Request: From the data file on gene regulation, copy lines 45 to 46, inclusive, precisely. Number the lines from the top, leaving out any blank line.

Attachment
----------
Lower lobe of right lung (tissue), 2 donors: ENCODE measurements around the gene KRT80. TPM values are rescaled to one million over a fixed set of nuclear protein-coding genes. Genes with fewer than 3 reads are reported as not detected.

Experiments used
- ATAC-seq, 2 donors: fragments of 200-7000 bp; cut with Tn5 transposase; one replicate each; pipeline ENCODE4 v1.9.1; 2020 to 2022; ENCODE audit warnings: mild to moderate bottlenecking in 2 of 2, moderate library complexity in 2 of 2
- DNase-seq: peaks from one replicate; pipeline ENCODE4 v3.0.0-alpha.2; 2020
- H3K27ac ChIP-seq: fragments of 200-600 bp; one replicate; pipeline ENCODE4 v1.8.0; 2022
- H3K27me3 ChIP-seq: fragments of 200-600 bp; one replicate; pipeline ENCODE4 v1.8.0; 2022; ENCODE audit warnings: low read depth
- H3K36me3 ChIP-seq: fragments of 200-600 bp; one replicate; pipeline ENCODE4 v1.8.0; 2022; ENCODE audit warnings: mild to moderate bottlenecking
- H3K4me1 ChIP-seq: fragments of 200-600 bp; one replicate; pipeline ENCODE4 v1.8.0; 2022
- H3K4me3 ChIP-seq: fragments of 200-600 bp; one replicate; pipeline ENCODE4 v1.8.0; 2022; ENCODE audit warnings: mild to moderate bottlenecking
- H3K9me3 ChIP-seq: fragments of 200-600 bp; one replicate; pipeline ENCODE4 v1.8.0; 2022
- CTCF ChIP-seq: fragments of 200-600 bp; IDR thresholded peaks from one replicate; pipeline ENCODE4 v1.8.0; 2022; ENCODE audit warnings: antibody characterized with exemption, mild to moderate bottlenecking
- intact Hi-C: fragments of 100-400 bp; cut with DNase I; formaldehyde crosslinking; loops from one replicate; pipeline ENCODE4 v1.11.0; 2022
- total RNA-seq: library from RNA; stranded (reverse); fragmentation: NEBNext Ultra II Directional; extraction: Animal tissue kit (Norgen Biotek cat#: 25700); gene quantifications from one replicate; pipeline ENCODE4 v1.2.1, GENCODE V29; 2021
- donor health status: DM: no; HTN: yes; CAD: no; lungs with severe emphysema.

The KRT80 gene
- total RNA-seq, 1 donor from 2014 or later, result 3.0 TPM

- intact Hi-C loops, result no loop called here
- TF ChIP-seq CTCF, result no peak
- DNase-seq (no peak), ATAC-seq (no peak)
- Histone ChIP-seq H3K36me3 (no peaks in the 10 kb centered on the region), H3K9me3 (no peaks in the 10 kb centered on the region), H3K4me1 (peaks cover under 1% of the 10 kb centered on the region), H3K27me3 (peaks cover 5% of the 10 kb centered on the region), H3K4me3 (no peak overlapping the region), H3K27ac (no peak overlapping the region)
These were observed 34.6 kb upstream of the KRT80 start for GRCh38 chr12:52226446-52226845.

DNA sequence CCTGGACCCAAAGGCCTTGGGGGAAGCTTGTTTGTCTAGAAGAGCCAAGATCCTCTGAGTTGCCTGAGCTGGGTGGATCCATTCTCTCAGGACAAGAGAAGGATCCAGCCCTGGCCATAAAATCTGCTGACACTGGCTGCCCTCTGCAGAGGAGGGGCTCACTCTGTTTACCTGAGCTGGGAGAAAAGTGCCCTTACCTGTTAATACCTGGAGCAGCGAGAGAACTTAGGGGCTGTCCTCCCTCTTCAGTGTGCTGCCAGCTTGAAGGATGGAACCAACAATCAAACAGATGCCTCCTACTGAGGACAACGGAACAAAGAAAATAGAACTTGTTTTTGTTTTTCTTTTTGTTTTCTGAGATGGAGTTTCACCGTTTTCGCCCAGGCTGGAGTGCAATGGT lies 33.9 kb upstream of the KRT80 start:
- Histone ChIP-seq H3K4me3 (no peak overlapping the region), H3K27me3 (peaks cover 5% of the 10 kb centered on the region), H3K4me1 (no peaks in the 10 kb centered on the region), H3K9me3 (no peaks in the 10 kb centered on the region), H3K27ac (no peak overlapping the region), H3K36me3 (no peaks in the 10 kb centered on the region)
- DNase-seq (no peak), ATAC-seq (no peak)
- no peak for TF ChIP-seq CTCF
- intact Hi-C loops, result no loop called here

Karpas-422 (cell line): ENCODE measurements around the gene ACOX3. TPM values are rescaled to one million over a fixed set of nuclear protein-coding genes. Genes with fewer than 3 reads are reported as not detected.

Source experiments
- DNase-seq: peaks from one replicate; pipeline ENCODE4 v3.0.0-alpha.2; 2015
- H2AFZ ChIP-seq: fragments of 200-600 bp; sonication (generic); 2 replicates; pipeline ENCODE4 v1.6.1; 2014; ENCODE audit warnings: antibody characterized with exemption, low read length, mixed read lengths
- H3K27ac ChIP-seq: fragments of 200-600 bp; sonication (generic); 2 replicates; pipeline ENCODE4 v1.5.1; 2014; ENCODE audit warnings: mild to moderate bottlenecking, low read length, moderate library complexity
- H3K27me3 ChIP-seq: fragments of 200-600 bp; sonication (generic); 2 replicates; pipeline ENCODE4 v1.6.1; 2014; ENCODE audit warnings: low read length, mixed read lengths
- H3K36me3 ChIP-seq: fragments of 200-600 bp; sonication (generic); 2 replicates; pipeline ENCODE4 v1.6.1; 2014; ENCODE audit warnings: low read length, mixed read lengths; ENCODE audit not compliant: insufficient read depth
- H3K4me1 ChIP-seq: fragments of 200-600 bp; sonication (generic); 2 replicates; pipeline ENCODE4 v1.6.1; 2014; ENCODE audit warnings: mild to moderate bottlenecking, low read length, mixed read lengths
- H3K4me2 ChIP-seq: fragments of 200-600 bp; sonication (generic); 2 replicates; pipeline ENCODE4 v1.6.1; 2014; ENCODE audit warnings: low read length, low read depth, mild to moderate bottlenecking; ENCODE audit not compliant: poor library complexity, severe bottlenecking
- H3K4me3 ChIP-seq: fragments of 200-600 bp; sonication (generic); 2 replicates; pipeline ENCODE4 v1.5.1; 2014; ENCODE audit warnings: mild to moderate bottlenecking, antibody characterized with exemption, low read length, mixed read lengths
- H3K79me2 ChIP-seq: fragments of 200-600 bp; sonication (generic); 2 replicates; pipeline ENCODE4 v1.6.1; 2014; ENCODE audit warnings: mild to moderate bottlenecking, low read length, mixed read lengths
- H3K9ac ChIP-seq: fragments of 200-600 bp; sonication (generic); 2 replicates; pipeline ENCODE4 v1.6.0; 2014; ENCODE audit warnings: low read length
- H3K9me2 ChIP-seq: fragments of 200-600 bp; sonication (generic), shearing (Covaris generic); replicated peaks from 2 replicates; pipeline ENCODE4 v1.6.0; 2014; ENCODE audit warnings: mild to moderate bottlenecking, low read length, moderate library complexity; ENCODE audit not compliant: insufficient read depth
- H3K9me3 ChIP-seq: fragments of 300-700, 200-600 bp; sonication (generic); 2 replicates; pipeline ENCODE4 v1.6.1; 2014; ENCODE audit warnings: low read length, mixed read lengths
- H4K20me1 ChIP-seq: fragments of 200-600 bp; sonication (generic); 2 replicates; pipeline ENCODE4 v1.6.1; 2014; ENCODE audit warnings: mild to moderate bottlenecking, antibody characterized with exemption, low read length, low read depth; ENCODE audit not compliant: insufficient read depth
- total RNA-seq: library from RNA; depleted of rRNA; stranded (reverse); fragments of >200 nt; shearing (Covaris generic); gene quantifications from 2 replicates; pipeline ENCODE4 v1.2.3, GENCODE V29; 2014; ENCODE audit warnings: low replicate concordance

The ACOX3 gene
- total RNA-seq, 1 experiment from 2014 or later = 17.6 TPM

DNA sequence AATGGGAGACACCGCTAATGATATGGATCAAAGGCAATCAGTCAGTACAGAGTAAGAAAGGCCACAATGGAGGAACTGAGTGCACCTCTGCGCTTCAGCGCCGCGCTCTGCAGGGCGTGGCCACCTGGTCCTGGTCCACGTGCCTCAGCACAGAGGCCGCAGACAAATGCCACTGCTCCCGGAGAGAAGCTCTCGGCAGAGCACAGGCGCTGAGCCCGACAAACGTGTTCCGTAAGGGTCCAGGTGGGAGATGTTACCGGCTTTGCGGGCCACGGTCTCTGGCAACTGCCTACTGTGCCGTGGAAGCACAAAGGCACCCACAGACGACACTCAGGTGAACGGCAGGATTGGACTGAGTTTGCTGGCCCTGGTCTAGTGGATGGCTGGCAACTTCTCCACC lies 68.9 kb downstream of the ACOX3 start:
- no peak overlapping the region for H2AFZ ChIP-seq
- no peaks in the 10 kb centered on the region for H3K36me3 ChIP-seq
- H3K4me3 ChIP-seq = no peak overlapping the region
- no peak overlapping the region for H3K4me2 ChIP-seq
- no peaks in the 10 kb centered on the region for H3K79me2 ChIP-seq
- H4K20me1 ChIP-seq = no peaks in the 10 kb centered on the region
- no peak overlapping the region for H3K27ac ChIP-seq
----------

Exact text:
DNA sequence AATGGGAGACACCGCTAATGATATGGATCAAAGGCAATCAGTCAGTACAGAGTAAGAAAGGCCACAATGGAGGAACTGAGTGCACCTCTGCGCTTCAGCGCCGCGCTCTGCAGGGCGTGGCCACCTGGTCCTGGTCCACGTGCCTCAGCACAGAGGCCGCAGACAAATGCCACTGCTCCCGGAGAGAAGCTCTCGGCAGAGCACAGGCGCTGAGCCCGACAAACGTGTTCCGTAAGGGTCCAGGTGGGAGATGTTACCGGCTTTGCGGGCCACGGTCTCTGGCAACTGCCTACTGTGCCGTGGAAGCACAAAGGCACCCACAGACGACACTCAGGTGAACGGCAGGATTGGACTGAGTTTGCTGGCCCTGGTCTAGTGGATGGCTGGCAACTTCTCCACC lies 68.9 kb downstream of the ACOX3 start:
- no peak overlapping the region for H2AFZ ChIP-seq